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Don’t Fall Into a Trap: Marriage Contracts

A marriage contract is one of the three types of domestic contracts as set out in the Family Law Act in the Province of Ontario.  A marriage contract is similar in concept to a “pre-nuptial agreement” or, “prenup”, as it is called in the United States.  A marriage contract can be entered into prior to marriage or at any time before the marriage breaks down.  Marriage contracts must be in writing, signed and witnessed for it to be formally valid and recognized as a domestic contract.

The law in Ontario dictates how support and property will be dealt with if your marriage ends.  If a couple would like to make other arrangements that suit their situation, they could negotiate terms of a marriage contract that would then dictate how spousal support and property will be dealt with should their marriage end.

Among other specifics, a marriage contract can cover ownership or division of property, spousal support obligations or a spousal support release.  This is particularly useful if one or both parties have assets, family trusts and even debts that they wish to exclude from division with the other party upon separation.

The contract cannot include clauses regarding the custody of or access to current or future children, as the legal test in this regard is what is in the child’s or children’s best interests at the time of separation.  A marriage contract cannot override the law with respect to child support.  One item that has special rules within the law is the matrimonial home (the home(s) that you and/or the other party owns and resides in at the date of separation) – it is best to consult with a lawyer to understand these rules.

It is important to note that a marriage contract can be set aside by a Court under certain circumstances.  One of the most common grounds to set aside a marriage contract is if one party fails to disclose a significant asset or debt that existed at the time that the contract was formed.  Failure to make full, complete and honest financial disclosure before the marriage contract is signed can render it unenforceable.  Another common ground to set aside a marriage contract is if one party did not understand the nature and consequences of the agreement.  This can be avoided if both parties obtain independent legal advice (advice from two separate lawyers who will act in each of their respective client’s best interests) to understand their rights and obligations under the contact.  The marriage contract could also be set aside if one party signed the contract under duress or fraud.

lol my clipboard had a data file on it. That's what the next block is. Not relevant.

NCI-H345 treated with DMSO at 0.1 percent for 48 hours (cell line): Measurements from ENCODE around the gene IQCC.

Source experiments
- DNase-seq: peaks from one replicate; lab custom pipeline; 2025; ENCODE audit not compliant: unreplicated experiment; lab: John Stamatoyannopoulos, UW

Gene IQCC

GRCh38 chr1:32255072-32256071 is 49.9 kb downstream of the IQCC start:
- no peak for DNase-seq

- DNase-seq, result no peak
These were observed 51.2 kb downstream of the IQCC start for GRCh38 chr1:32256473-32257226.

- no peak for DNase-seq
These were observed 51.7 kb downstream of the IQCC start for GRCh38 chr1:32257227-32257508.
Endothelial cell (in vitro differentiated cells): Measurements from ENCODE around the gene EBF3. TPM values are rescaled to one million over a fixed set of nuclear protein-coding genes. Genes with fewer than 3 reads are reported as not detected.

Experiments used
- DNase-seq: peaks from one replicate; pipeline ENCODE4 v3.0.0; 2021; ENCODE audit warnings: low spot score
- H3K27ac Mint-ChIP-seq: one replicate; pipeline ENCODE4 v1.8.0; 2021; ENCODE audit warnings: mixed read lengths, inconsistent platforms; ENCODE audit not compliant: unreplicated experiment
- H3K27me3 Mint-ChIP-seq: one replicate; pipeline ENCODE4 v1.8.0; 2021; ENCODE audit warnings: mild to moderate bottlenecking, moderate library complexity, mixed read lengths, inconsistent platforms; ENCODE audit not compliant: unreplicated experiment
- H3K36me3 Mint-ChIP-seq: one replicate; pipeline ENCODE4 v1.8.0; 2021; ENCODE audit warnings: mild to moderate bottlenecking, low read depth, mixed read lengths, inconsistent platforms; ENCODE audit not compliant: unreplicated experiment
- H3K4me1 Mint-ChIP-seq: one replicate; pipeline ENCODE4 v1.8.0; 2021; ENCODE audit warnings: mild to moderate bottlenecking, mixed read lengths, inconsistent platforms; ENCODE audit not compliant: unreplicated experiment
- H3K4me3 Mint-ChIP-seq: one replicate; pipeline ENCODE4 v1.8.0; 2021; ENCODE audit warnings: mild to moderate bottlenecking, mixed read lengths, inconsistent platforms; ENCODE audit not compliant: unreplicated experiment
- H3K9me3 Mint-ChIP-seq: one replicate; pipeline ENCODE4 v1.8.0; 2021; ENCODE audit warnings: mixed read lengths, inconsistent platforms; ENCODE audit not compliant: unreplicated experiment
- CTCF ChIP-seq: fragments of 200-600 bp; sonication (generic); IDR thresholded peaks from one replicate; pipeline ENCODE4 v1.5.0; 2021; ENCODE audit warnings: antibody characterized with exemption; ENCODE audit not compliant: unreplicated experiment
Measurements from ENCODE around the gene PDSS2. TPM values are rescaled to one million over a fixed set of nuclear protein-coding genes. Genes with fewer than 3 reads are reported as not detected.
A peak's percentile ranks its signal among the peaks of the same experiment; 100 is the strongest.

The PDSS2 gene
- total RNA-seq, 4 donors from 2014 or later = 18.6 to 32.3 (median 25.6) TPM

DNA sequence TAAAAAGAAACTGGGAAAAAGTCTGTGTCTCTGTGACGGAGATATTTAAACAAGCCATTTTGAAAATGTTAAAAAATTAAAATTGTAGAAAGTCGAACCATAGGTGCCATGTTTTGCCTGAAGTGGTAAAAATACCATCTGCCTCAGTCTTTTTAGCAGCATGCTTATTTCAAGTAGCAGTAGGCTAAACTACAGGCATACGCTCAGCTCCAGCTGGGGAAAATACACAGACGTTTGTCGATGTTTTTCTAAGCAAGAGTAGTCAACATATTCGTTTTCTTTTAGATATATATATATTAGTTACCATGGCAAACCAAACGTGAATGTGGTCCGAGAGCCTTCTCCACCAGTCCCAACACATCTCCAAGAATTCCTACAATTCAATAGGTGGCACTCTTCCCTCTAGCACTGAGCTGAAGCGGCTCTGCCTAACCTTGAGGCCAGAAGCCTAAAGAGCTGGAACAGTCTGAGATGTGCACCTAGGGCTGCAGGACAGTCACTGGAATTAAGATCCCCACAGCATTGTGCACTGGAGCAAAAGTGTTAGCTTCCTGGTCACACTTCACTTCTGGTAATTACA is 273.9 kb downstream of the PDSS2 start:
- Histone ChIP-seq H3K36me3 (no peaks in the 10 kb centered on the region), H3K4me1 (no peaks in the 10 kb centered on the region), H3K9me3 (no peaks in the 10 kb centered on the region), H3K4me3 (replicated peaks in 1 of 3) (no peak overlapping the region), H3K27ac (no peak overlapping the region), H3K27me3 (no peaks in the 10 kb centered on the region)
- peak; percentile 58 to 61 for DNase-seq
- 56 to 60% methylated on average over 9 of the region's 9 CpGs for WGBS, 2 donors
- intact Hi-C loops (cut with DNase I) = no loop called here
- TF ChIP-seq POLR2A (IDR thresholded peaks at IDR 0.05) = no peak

Marriage contracts can be tricky.  There are many traps and pitfalls which could render the marriage contract unenforceable if not properly drafted and if the requisite steps are not taken.  Before preparing and/or signing a marriage contract, it is advisable to seek legal advice to ensure that the contract will stand up should it be the subject of any future challenge.

Are you looking for information about marriage contracts? Please contact Gelman & Associates to book your personal consultation.

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